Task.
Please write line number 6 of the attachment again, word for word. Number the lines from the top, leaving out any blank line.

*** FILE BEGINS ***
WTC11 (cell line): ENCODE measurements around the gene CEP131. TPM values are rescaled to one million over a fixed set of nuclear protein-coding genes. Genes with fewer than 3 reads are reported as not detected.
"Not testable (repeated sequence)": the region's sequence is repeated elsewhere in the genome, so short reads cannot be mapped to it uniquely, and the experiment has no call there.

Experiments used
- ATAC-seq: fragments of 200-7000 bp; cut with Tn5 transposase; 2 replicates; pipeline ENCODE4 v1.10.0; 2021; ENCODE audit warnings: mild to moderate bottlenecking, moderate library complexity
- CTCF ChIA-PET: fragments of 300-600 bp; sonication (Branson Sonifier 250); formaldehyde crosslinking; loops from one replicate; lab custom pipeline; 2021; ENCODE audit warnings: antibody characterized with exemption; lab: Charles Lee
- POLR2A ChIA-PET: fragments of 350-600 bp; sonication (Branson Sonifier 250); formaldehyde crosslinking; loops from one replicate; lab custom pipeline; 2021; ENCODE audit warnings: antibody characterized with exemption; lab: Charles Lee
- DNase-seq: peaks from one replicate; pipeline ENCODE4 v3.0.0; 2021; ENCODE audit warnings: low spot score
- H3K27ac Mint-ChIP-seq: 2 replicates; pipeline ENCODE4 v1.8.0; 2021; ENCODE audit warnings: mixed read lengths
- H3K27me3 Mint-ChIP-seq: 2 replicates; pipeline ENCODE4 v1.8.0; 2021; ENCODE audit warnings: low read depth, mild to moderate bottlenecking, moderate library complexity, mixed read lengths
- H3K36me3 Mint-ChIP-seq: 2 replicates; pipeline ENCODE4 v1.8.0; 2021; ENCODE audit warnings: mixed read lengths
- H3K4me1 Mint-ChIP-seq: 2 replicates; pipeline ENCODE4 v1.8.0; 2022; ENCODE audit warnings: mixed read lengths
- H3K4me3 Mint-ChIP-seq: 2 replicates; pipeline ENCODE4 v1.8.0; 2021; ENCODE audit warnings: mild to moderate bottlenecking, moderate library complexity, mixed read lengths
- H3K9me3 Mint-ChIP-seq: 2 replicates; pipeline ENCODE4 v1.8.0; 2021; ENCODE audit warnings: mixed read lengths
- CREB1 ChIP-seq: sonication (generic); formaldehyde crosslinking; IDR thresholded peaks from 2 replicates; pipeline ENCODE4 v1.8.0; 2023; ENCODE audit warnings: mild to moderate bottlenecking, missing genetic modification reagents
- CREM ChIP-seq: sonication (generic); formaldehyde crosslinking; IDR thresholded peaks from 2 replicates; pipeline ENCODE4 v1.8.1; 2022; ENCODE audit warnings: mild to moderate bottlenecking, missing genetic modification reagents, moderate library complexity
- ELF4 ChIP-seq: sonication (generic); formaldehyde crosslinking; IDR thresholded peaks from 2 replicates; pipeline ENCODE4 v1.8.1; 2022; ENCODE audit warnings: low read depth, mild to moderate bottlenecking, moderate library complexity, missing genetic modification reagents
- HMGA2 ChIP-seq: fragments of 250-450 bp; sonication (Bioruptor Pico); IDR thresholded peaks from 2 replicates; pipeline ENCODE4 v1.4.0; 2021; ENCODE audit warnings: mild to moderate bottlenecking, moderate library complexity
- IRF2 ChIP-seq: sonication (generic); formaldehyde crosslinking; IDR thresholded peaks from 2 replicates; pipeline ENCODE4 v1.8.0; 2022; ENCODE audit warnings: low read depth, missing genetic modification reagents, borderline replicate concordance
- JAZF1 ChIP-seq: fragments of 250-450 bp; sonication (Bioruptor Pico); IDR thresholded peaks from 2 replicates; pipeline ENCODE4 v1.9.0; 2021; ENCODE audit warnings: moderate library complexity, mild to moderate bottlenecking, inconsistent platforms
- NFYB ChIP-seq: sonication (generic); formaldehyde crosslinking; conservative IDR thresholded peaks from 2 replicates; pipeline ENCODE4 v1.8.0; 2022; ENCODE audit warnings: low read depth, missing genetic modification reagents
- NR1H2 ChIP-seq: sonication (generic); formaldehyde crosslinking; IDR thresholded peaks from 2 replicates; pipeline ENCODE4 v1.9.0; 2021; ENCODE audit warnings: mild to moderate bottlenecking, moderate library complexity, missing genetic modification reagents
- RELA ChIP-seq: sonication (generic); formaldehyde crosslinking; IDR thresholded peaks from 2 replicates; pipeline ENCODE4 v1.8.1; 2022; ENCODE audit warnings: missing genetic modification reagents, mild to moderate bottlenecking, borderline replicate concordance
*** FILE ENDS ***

- POLR2A ChIA-PET: fragments of 350-600 bp; sonication (Branson Sonifier 250); formaldehyde crosslinking; loops from one replicate; lab custom pipeline; 2021; ENCODE audit warnings: antibody characterized with exemption; lab: Charles Lee